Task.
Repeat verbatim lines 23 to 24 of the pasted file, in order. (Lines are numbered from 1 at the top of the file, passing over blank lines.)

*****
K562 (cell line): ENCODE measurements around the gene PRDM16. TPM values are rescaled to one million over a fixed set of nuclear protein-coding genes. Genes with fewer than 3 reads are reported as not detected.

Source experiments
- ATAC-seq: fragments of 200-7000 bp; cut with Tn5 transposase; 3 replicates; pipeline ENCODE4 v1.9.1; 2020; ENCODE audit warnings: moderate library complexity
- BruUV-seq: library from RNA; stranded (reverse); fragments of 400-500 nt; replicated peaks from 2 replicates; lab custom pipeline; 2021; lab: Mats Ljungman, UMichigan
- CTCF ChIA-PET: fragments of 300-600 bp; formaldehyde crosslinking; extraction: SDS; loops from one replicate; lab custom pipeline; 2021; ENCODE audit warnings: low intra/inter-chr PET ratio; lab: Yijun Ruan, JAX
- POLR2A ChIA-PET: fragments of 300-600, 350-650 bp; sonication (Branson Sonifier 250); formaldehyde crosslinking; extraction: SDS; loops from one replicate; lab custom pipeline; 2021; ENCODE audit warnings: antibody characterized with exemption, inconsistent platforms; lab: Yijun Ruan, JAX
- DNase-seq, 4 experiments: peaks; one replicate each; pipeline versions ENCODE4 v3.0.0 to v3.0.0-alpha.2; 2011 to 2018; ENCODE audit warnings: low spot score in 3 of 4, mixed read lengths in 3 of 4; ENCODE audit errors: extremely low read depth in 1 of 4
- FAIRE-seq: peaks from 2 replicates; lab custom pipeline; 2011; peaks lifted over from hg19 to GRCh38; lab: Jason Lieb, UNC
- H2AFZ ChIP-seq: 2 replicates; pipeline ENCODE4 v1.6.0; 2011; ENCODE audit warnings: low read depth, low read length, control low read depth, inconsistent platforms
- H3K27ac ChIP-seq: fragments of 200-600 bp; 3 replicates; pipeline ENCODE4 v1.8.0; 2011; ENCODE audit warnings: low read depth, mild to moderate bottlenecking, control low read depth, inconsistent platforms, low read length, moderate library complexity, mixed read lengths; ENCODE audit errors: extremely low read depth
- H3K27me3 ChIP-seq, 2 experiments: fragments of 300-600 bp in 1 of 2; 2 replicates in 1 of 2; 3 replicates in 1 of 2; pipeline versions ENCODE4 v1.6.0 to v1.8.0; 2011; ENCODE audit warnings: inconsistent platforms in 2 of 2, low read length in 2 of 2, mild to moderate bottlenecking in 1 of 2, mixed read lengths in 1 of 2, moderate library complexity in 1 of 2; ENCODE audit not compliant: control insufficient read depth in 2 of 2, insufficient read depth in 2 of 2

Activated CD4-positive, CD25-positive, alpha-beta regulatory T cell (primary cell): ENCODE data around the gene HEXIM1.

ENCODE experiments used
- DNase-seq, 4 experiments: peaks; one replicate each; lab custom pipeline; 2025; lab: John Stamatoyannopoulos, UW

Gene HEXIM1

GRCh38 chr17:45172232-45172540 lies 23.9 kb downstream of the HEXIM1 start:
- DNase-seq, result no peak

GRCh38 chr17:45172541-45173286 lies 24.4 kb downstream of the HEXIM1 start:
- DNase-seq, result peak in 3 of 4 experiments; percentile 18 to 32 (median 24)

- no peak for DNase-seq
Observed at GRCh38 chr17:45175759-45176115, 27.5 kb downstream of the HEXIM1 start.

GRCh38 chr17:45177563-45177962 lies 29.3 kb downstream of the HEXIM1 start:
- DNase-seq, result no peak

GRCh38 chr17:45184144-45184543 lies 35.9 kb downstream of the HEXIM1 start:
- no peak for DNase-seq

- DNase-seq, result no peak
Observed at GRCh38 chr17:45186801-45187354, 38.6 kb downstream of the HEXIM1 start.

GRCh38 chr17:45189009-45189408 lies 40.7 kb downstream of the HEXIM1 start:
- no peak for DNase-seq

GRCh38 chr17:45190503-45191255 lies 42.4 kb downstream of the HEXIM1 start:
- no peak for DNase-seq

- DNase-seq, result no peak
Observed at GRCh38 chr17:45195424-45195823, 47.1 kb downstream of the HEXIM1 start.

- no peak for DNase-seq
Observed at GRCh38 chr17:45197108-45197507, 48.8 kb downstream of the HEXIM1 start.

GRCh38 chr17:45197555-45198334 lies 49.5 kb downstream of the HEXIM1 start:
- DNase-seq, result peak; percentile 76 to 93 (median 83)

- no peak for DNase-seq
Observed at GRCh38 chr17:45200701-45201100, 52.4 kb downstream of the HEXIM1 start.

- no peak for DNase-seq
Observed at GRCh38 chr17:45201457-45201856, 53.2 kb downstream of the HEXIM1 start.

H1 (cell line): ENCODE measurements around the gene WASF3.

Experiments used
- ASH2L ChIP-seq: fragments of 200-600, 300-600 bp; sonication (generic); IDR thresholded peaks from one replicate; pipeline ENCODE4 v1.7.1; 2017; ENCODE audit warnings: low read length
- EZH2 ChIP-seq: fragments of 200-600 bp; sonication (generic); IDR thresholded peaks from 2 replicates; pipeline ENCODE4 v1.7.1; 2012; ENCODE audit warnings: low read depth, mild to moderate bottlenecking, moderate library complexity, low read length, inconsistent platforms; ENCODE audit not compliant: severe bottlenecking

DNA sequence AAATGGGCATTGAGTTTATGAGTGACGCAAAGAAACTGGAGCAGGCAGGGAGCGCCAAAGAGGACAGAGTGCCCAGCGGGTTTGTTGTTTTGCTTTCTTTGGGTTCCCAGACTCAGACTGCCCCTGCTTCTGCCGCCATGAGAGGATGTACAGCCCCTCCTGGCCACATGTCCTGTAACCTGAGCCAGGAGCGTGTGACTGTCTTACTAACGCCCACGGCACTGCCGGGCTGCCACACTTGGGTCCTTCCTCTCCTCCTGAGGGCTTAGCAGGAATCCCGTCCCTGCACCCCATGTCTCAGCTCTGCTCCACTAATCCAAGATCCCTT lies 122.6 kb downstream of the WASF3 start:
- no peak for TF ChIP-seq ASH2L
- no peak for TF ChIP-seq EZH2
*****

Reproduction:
- DNase-seq, result no peak

GRCh38 chr17:45184144-45184543 lies 35.9 kb downstream of the HEXIM1 start: